Syed Jaafar Albar
Tan Sri Syed Jaafar bin Hassan Albar (Arabic: سيد جعفر بن حسن البار Saiyid Ja`far bin Ḥasan al-bār; born 1914 –January 14, 1977) was a Malaysian politician. His staunch defense of his political party, the United Malays National Organisation (UMNO) — which leads the governing Barisan Nasional coalition — led to him being given the moniker "Lion of UMNO". He was also known for his radical views on Malay sovereignty over Malaysia, and Malay supremacy in politics, and is of Hadhrami Arab descent.
He served as the Secretary-General of UMNO during the early 1960s, but resigned after Singapore was allowed to secede from Malaysia.
After the 1963 Singapore state elections held shortly after Singapore merged with Malaya, Sabah and Sarawak to form Malaysia, it emerged that the Singapore UMNO branch had been terribly defeated by the ruling People's Action Party (PAP). Albar then travelled to Singapore to address the Malays, and denounced Malay PAP leaders such as Othman Wok as traitors to the Malay race and UnIslamic.
Later, he had participated in verbal duels with the charismatic Singaporean Prime Minister, Lee Kuan Yew, over the issue of ketuanan Melayu (Malay sovereignty over Malaysia). Lee accused Albar of being an "ultra" for making remarks such as "Wherever I am, I am a Malay." Lee criticized him for this, asking "If I had been going round and saying what [he] has been saying — wherever I am, I am a Chinese — where would we be? But I keep on reminding the people that I am a Malaysian. I am learning Bahasa Kebangsaan (Malay, the national language) and I accept Article 153 of the Constitution."
Albar also accused Lee and some other Chinese Malaysians — referring to them as kaum pendatang or pendatang asing (immigrants) — of being lodgers (orang tumpangan), abusing the hospitality of the Malays who were the "masters of the house". This provoked a response from Cabinet member Lim Swee Aun, who insisted "we are co-owners, not lodgers, not guests."
Lee took a swipe at his politics by arguing "According to history, Malays began to migrate to Malaysia in noticeable numbers only about 700 years ago. Of the 39% Malays in Malaysia today, about one-third are comparatively new immigrants like the secretary-general of UMNO, Dato' Syed Jaafar Albar, who came to Malaya from Indonesia just before the war at the age of more than thirty. Therefore it is wrong and illogical for a particular racial group to think that they are more justified to be called Malaysians and that the others can become Malaysian only through their favour."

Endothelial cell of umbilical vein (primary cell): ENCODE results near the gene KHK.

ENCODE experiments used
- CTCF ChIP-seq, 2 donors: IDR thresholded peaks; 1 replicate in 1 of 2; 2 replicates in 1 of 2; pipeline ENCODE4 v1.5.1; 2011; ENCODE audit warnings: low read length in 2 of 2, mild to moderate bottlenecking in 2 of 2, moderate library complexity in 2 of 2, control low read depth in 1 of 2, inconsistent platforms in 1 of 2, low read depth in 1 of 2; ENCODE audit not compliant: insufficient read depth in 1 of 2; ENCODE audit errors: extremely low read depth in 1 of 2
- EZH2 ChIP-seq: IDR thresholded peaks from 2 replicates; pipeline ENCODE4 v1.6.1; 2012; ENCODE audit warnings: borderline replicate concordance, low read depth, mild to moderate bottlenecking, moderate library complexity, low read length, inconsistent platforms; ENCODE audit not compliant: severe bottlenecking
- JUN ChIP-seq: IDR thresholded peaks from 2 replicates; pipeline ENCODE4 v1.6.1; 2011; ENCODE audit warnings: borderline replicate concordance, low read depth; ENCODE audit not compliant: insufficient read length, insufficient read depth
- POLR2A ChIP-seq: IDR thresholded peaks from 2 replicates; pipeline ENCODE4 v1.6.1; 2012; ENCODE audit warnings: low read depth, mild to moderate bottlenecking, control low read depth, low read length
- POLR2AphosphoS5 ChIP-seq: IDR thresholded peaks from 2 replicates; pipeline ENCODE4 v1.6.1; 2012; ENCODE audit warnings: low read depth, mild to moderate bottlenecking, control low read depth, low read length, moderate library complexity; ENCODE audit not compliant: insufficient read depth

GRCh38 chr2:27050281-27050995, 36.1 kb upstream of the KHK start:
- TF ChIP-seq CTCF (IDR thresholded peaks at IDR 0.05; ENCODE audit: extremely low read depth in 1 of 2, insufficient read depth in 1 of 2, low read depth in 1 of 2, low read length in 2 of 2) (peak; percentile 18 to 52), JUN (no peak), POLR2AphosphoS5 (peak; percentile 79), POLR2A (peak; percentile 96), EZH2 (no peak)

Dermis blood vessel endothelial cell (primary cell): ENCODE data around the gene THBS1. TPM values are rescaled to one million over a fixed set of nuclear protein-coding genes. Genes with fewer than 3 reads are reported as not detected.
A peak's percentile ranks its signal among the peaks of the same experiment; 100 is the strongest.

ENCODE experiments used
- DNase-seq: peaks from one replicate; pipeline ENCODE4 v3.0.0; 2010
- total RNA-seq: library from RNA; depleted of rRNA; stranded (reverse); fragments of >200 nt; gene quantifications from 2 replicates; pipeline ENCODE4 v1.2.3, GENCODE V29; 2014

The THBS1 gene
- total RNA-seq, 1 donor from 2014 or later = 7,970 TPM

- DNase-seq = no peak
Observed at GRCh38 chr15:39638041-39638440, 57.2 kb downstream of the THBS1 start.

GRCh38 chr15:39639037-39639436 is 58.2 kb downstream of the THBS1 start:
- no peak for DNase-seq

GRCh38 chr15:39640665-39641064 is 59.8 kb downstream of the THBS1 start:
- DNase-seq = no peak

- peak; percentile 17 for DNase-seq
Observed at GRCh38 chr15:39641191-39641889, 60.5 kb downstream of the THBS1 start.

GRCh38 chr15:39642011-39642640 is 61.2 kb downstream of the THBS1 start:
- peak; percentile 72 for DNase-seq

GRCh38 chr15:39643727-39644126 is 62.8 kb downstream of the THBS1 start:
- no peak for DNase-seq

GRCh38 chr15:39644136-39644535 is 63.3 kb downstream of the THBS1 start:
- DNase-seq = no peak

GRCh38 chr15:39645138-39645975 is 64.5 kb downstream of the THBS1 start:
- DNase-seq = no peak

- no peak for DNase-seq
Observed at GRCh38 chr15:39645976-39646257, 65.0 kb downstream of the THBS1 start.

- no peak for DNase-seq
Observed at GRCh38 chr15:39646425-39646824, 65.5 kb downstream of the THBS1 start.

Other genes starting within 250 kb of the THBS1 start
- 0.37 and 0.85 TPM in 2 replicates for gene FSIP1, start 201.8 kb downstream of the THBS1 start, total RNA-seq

The Malaysian Prime Minister, Tunku Abdul Rahman, eventually tired of the bickering and told Singapore to secede from Malaysia. The matter was hushed up, with not even the UMNO Members of Parliament such as Albar being informed of what the August 9, 1965 Parliamentary session would be concerned about. When Albar demanded more information on why their presence was demanded, he was rebuffed. Upon discovering that day itself that the purpose of the meeting was to allow Singapore to secede, Albar left Parliament House, not participating in the final unanimous vote. As this was directly contrary to his orders, the Tunku insisted on sacking Albar as UMNO Secretary-General, but was later persuaded to permit Albar to graciously resign instead.
Albar was opposed to the idea of allowing Singapore to secede, because he felt that imposing emergency rule over Singapore and removing Lee as Prime Minister would have been an ideal solution. Before secession, he had vocally called for Lee to be arrested for destroying racial harmony through his "Malaysian Malaysia" campaign, which the Malays saw as threatening the special rights granted to them under Article 153 of the Constitution.
Albar also served as Minister of Rural Development for a time.
Syed Jaafar had a son, Syed Hamid Albar, who later followed in his footsteps to be active in politics. Syed Hamid went on to serve as Foreign Affairs Minister and Home Minister. In April 2009 however, Syed Hamid was dropped from the cabinet.
Syed Jaafar Albar died in 1977.
Notes and references
- Malaysia Jabatan Penerangan. Official Year Book - Malaysia, 1970. Federal Department of Information, Ministry of Information, Malaysia. pp. 41, 587.
- Harold Crouch. Government and Society in Malaysia. Cornell University Press. pp. 102–103. ISBN 0-8014-3218-9.
- John Victor Morais (1969). Who's Who, Malaysia and Singapore. University of Michigan. p. 327.
- Harold A. Crouch, Kam Hing Lee, Michael Ong. Malaysian Politics and the 1978 Election. Oxford University Press. p. 28. ISBN 0-19-580464-3.
- Official Website for Ministry of Foreign Affairs, Malaysia
- Keith, Patrick (2005). Ousted!, p. 128. Media Masters. ISBN 981-05-3865-0.
- Lee, Kuan Yew (1998). The Singapore Story, p. 620. Marshall Cavendish Editions. ISBN 981-204-983-5.
- Keith, p. 115.
- Nancy McHenry Fletcher. The Separation of Singapore from Malaysia. Southeast Asia Program, Cornell University. p. 62. ISBN 0-8357-3673-3.
- Ye, Lin-Sheng (2003). The Chinese Dilemma, p. 143. East West Publishing. ISBN 0-9751646-1-9.